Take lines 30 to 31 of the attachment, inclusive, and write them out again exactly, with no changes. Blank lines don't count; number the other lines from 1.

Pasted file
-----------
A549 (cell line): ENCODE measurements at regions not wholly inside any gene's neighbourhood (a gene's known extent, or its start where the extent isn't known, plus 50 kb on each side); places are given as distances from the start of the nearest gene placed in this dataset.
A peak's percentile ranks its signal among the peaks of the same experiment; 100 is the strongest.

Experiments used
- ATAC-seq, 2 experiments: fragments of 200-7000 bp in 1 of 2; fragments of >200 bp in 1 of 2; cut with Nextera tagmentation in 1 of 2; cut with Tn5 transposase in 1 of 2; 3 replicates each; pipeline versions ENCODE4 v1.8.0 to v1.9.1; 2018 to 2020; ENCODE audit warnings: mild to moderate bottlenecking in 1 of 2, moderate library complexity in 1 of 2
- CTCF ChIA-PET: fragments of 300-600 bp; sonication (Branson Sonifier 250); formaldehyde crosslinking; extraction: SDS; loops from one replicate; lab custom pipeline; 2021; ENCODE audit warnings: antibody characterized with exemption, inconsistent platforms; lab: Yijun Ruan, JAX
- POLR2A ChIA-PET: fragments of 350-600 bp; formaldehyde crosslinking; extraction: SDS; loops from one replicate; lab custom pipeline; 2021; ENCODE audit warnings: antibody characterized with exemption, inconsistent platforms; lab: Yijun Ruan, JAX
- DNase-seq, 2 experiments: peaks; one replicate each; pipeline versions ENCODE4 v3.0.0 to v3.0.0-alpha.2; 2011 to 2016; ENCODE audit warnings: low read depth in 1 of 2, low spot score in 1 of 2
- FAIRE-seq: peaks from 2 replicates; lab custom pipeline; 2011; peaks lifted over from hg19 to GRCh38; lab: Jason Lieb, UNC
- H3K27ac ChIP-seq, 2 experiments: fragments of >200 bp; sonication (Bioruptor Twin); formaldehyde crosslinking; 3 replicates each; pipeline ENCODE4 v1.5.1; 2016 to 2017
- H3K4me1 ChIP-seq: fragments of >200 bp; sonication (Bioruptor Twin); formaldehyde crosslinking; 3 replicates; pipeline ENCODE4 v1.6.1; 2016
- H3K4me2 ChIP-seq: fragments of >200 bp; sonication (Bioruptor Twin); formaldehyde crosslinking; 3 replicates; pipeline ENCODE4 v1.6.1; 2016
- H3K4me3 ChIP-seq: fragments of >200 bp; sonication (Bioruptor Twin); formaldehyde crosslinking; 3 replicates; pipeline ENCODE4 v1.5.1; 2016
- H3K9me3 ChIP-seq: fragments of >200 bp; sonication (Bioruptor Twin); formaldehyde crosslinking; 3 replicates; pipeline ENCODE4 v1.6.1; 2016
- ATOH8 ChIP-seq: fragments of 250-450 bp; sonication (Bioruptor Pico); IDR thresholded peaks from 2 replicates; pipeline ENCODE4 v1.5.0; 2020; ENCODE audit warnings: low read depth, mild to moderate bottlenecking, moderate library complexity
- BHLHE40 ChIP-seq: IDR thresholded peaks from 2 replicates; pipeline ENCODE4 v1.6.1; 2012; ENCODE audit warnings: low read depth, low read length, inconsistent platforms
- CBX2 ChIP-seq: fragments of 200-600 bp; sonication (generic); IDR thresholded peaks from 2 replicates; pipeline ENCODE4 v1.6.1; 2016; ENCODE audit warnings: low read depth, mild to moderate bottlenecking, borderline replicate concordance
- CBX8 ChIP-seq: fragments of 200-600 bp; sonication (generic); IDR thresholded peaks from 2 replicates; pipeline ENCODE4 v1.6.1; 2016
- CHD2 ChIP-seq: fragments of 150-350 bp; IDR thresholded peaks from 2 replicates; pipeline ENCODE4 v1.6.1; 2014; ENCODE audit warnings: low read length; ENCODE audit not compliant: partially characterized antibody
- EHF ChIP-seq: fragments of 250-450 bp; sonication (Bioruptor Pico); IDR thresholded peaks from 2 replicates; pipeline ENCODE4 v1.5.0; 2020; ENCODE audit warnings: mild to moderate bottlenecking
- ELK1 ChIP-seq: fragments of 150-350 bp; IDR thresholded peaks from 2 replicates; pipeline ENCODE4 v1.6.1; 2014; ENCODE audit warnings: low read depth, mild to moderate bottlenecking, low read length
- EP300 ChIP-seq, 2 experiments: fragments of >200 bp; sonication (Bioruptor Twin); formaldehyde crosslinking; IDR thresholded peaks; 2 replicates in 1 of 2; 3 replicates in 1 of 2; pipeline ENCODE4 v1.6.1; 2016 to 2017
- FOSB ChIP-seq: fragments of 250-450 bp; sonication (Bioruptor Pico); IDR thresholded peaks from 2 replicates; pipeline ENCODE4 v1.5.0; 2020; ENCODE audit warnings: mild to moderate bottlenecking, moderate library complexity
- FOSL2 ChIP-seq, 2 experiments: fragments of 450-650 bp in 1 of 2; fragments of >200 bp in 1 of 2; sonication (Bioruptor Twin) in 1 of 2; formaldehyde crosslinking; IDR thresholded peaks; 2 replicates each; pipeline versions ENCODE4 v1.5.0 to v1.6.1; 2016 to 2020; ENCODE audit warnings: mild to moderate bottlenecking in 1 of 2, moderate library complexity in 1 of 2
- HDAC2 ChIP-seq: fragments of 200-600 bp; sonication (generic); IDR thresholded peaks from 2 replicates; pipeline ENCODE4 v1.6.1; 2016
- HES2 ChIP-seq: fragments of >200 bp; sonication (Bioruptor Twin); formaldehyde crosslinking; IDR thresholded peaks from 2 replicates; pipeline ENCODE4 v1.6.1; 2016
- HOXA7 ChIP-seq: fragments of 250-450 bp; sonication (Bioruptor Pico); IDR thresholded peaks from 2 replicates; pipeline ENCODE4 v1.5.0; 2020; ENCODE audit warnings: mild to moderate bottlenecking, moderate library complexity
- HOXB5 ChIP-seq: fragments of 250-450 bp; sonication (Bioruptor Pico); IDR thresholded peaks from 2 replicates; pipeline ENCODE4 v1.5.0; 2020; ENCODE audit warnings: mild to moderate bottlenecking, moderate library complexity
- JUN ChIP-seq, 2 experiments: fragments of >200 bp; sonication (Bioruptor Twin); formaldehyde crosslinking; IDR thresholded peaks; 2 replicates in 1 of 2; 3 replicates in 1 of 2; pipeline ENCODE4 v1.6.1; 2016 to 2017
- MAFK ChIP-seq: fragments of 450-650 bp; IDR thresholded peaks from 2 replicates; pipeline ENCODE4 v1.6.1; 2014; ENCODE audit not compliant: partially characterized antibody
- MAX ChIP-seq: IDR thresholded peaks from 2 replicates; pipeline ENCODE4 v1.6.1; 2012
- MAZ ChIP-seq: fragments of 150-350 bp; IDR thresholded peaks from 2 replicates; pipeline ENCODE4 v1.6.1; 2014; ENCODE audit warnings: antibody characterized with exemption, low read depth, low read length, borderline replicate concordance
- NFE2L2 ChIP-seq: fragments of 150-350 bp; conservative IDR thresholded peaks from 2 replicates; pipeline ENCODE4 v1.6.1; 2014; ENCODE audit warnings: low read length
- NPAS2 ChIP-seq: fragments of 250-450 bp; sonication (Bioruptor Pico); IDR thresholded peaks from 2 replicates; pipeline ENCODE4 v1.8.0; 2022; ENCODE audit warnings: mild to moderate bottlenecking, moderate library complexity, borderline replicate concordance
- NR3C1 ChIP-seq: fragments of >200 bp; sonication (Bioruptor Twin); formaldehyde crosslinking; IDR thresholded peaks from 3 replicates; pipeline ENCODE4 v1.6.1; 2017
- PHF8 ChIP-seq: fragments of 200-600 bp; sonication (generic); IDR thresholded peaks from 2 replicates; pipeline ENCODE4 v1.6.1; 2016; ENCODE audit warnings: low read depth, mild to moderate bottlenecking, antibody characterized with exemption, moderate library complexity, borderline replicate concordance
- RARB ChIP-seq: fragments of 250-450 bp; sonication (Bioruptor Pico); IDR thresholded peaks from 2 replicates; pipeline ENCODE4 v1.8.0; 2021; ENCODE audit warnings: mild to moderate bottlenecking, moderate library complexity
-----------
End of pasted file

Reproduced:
- MAX ChIP-seq: IDR thresholded peaks from 2 replicates; pipeline ENCODE4 v1.6.1; 2012
- MAZ ChIP-seq: fragments of 150-350 bp; IDR thresholded peaks from 2 replicates; pipeline ENCODE4 v1.6.1; 2014; ENCODE audit warnings: antibody characterized with exemption, low read depth, low read length, borderline replicate concordance